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Geithner to Remain on as Treasury Secretary

The ""U.S. Treasury Department's"":http://www.treasury.gov top officer is staying put, despite Republican lawmakers' public appeals for him to step down. Tim Geithner has decided to remain in his post as Treasury secretary, the administration announced this weekend.

It was reported last month that Geithner notified President Obama he was considering resignation once the debate over the government's debt ceiling was resolved, and that he would definitely leave Treasury if Congress couldn't come to an agreement to raise the limit. The limit was raised, but speculation followed on whether or not Geithner would stick around.

The Treasury Department issued a statement Sunday saying, ""Secretary Geithner has let the President know that he plans to stay on in his position at Treasury. He looks forward to the important work ahead on the challenges facing our great country.""

The challenges are many. Economic growth is dithering, with fears of a double-dip recession manifesting more aggressively. Many economists say housing is already in a double-dip slump. The nation's GDP numbers are coming


in below analysts' expectations, and unemployment remains extremely high by all measures.

On top of all that, U.S. stocks lost nearly a trillion dollars in value last week, with the Dow on Thursday experiencing its ""largest single-day plunge"":http://www.themreport.com/articles/dow-jones-disaster-rips-into-mortgage-giants-reits-2011-08-04 since Lehman Brothers collapsed. Late Friday, after the markets closed, ""Standard & Poor's downgraded"":http://dsnews.comarticles/us-downgrade-likely-to-impact-housing-fundamentals-2011-08-07 the long-term sovereign credit rating of the United States from AAA to AA+.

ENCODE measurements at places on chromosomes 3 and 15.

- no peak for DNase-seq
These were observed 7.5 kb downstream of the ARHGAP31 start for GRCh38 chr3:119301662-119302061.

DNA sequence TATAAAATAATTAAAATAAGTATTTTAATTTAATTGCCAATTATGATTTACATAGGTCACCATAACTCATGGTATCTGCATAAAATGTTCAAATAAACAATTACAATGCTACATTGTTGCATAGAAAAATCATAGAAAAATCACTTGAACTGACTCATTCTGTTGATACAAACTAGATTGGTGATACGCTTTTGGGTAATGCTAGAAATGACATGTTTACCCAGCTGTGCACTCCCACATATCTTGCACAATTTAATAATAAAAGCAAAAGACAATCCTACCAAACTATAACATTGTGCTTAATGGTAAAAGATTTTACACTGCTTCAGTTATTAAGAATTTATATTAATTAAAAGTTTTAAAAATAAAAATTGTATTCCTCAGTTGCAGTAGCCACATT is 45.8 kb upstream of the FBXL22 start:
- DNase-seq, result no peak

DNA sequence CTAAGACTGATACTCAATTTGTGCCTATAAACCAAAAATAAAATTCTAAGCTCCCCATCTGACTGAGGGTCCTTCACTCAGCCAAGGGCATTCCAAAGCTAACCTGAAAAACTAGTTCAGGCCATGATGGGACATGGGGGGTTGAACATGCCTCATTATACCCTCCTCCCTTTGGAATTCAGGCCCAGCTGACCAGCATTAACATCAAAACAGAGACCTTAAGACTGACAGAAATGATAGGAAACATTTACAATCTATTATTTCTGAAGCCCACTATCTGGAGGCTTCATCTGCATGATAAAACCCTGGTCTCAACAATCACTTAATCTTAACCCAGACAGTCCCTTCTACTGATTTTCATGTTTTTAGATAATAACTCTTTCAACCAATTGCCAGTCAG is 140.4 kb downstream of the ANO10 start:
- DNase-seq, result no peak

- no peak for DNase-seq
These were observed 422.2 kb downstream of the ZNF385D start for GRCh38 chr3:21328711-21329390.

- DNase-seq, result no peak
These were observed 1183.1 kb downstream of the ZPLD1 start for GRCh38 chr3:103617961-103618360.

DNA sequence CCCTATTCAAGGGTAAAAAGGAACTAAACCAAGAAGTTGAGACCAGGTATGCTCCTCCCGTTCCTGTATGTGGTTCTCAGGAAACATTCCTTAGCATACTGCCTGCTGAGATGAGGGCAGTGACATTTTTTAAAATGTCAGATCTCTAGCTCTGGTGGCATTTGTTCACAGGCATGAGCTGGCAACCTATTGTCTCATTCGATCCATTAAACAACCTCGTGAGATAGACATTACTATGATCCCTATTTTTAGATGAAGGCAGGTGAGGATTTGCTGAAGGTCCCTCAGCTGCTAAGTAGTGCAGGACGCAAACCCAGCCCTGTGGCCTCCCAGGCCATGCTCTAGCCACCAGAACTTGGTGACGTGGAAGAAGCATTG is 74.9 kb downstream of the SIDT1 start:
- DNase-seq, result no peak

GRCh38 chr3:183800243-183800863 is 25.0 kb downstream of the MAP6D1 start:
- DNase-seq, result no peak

Market observers say had Geithner decided to step down mid-term, it would have been another ill-timed disruption for an already volatile financial system. Members of the GOP, though, are ready to serve Geithner his walking papers.

S&P cited ""difficulties in bridging the gulf between the political parties"" and a ""perception of greater policymaking uncertainty"" as reasons that prompted the agency to lower the nation's credit rating.

Members of Congress immediately started finger-pointing, and Geithner became their target. It didn't help Geithner's case that in April he told several news outlets that there was no chance the U.S. rating would be downgraded, despite S&P's public warnings.

According to _The Hill_, an aide to Speaker of the House John Boehner (R-Ohio) confirmed that Boehner has renewed his call for President Obama to dismiss Geithner.

Sens. Rand Paul (R-Kentucky) and Jim DeMint (R-South Carolina) and Rep. Michele Bachmann (R-Minnesota) all chimed in over the weekend with statements urging the president to demand Geithner's immediate resignation.

President Obama, though, was the one who asked Geithner to remain on at Treasury. Geithner is expected to hold his post at least through the fall of next year.

About Author: Carrie Bay

Carrie Bay is a freelance writer for DS News and its sister publication MReport. She served as online editor for DSNews.com from 2008 through 2011. Prior to joining DS News and the Five Star organization, she managed public relations, marketing, and media relations initiatives for several B2B companies in the financial services, technology, and telecommunications industries. She also wrote for retail and nonprofit organizations upon graduating from Texas A&M University with degrees in journalism and English.

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